The House Select Committee investigating the Jan. 6 riot at the U.S. Capitol announced Tuesday that Mark Meadows, former President Donald Trump’s chief of staff, is “engaging” with the panel’s probe into the insurrection.
The news was first reported by CNN.
The move by Meadows, a former North Carolina congressman and the former president’s chief of staff during the Jan. 6 riot, staves off a referral for a criminal contempt charge – for now.
“Mr. Meadows has been engaging with the Select Committee through his attorney,” the panel’s chairman Rep. Bennie Thompson, D-Miss., said in a statement. “He has produced records to the committee and will soon appear for an initial deposition.”
“The Select Committee expects all witnesses, including Mr. Meadows, to provide all information requested and that the Select Committee is lawfully entitled to receive,” Thompson continued. “The Committee will continue to assess his degree of compliance with our subpoena after the deposition.”
News of the agreement comes as a federal appeals court in Washington, D.C., is hearing arguments from the former president’s attorneys in an attempt to withhold the transmission of documents related to the violent insurrection to the panel.
Former President Trump is attempting to exert executive privilege over the records, which include call logs, drafts of speeches and other documents, after President Joe Biden waived it.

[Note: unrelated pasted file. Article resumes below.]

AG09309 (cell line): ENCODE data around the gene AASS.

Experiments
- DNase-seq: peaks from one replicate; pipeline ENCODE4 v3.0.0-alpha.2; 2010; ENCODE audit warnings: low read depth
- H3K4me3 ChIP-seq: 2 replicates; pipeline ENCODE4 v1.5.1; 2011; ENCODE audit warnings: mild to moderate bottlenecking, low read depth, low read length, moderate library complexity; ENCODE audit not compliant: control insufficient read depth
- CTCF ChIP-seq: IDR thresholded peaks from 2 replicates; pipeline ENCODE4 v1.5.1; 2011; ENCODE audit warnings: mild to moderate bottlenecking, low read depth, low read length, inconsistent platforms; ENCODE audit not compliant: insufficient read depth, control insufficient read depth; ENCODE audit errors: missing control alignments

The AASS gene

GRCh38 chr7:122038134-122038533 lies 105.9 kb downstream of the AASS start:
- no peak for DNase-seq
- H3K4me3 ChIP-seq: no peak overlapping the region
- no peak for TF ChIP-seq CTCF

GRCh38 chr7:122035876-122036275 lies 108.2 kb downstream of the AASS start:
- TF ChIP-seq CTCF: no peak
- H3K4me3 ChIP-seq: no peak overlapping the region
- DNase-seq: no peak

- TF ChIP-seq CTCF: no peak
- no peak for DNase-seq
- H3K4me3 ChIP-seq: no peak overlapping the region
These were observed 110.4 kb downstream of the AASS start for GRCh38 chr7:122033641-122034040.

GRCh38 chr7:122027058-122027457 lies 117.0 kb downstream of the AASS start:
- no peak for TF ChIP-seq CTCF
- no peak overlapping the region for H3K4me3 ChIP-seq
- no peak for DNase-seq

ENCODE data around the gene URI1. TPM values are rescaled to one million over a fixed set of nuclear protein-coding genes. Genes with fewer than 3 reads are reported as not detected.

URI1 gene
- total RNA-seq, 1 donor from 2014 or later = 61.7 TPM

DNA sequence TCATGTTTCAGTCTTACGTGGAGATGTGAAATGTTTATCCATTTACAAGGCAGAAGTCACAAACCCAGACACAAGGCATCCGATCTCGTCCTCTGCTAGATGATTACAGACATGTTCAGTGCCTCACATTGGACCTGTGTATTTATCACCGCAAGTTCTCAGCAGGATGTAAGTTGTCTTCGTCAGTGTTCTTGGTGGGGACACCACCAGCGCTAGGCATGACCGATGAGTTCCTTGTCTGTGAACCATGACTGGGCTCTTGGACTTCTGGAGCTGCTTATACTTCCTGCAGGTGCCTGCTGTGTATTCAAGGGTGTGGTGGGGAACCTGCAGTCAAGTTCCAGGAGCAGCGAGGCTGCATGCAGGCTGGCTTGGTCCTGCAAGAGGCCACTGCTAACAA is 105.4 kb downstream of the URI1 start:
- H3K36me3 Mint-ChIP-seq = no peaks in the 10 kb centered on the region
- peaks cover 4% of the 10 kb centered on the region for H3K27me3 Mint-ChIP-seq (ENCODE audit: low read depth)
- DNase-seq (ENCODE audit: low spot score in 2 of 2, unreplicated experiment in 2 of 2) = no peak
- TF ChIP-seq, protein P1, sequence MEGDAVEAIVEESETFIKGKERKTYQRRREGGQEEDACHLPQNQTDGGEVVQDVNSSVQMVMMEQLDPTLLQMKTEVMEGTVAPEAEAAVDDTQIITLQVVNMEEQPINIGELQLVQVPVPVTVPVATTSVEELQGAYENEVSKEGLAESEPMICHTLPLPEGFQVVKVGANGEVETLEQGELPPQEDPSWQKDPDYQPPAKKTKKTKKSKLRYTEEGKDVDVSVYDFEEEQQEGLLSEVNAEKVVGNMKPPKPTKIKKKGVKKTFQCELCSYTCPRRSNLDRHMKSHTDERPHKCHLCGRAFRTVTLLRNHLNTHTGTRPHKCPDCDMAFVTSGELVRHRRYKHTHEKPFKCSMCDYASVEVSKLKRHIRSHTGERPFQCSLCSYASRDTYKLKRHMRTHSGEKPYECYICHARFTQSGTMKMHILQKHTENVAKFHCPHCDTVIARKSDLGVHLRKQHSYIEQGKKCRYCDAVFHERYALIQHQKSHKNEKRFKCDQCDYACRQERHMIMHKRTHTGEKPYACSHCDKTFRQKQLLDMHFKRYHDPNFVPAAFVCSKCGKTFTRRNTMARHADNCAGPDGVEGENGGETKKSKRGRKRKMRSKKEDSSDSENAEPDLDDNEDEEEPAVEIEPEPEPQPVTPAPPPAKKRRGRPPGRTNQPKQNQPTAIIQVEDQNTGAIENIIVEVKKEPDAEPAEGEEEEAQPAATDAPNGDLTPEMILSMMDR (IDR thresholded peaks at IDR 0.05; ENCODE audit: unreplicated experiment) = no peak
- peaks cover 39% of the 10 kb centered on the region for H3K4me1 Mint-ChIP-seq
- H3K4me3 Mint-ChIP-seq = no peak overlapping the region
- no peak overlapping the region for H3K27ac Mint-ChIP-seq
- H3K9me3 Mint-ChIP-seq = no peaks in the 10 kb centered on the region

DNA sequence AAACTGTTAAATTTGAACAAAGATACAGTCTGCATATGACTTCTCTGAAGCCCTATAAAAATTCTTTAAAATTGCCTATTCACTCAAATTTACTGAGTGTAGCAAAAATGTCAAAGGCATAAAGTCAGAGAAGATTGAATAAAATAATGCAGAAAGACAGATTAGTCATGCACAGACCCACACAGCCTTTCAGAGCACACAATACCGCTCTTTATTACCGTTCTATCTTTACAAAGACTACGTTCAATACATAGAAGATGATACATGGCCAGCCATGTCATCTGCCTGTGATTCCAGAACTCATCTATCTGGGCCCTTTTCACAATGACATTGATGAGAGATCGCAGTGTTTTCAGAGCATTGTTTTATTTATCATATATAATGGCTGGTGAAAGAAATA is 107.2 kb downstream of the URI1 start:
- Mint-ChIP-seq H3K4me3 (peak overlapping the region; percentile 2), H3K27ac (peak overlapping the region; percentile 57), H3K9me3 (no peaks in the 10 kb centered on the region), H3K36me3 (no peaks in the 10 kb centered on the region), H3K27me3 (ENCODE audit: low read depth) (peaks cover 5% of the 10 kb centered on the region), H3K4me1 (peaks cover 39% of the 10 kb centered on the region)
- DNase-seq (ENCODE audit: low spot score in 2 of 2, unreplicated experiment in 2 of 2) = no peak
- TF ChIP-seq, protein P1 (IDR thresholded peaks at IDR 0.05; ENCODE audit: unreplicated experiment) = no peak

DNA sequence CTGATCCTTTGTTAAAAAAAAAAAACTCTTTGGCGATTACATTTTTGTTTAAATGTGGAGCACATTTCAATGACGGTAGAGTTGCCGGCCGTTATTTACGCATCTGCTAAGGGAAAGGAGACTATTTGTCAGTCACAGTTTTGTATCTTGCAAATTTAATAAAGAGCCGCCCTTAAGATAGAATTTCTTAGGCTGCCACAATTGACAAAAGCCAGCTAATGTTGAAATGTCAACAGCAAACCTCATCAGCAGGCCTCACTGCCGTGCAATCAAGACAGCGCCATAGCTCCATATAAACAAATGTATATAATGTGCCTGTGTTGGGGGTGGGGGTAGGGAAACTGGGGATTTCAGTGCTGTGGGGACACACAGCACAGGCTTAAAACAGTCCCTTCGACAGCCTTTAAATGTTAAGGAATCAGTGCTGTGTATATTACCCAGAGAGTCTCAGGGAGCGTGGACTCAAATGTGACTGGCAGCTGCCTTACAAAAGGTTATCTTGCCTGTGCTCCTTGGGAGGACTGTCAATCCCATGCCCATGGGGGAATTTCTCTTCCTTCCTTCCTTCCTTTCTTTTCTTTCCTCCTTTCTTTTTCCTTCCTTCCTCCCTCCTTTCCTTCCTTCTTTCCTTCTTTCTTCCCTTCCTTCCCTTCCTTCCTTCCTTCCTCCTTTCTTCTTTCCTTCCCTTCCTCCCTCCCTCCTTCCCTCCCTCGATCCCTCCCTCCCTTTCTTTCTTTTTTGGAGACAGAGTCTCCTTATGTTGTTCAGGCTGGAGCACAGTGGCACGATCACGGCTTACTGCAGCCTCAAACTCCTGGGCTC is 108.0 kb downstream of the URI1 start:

A judge rejected Trump’s claims earlier this month, saying that “Presidents are not kings, and Plaintiff is not president,” but a federal appeals court blocked the transmission of the records until the court could review the case.
Given the stakes of the case, it’s likely that which ever side does not emerge victorious will appeal to the Supreme Court.
In a statement to CNN, Meadows’ attorney George Terwilliger said that there is an agreement between Meadows and the panel about dealing with information that could fall under the umbrella of executive privilege.
“As we have from the beginning, we continue to work with the Select Committee and its staff to see if we can reach an accommodation that does not require Mr. Meadows to waive Executive Privilege or to forfeit the long-standing position that senior White House aides cannot be compelled to testify before Congress,” Terwilliger told CNN. “We appreciate the Select Committee’s openness to receiving voluntary responses on non-privileged topics.”
The panel was reportedly considering contempt charges against Meadows prior to the agreement.
This is a developing story. Check back later for further updates.